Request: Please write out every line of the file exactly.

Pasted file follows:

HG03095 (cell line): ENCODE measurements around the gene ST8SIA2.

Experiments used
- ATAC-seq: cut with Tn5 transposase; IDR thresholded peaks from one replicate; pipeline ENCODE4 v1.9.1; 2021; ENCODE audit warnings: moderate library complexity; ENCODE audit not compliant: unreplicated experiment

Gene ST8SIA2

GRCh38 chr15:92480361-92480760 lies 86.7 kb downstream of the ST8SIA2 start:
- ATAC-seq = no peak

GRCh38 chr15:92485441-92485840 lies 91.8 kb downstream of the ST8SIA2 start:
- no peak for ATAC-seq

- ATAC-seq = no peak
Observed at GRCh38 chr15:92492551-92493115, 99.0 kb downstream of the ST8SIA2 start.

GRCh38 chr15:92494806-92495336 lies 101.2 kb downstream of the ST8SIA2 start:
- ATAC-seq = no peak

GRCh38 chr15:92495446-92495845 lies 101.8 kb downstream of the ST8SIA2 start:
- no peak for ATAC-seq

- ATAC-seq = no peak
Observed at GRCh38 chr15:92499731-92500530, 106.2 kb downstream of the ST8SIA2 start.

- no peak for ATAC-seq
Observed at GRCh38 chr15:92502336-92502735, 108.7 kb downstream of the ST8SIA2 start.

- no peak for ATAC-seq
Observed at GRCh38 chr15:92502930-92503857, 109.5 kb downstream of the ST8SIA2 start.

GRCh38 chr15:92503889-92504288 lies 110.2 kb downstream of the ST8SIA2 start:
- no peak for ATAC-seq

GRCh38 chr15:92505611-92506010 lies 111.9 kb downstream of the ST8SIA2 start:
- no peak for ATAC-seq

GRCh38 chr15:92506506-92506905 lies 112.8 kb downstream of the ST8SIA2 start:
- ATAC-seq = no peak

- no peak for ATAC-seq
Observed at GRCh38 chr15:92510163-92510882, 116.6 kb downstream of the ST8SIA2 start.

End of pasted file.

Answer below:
HG03095 (cell line): ENCODE measurements around the gene ST8SIA2.

Experiments used
- ATAC-seq: cut with Tn5 transposase; IDR thresholded peaks from one replicate; pipeline ENCODE4 v1.9.1; 2021; ENCODE audit warnings: moderate library complexity; ENCODE audit not compliant: unreplicated experiment

Gene ST8SIA2

GRCh38 chr15:92480361-92480760 lies 86.7 kb downstream of the ST8SIA2 start:
- ATAC-seq = no peak

GRCh38 chr15:92485441-92485840 lies 91.8 kb downstream of the ST8SIA2 start:
- no peak for ATAC-seq

- ATAC-seq = no peak
Observed at GRCh38 chr15:92492551-92493115, 99.0 kb downstream of the ST8SIA2 start.

GRCh38 chr15:92494806-92495336 lies 101.2 kb downstream of the ST8SIA2 start:
- ATAC-seq = no peak

GRCh38 chr15:92495446-92495845 lies 101.8 kb downstream of the ST8SIA2 start:
- no peak for ATAC-seq

- ATAC-seq = no peak
Observed at GRCh38 chr15:92499731-92500530, 106.2 kb downstream of the ST8SIA2 start.

- no peak for ATAC-seq
Observed at GRCh38 chr15:92502336-92502735, 108.7 kb downstream of the ST8SIA2 start.

- no peak for ATAC-seq
Observed at GRCh38 chr15:92502930-92503857, 109.5 kb downstream of the ST8SIA2 start.

GRCh38 chr15:92503889-92504288 lies 110.2 kb downstream of the ST8SIA2 start:
- no peak for ATAC-seq

GRCh38 chr15:92505611-92506010 lies 111.9 kb downstream of the ST8SIA2 start:
- no peak for ATAC-seq

GRCh38 chr15:92506506-92506905 lies 112.8 kb downstream of the ST8SIA2 start:
- ATAC-seq = no peak

- no peak for ATAC-seq
Observed at GRCh38 chr15:92510163-92510882, 116.6 kb downstream of the ST8SIA2 start.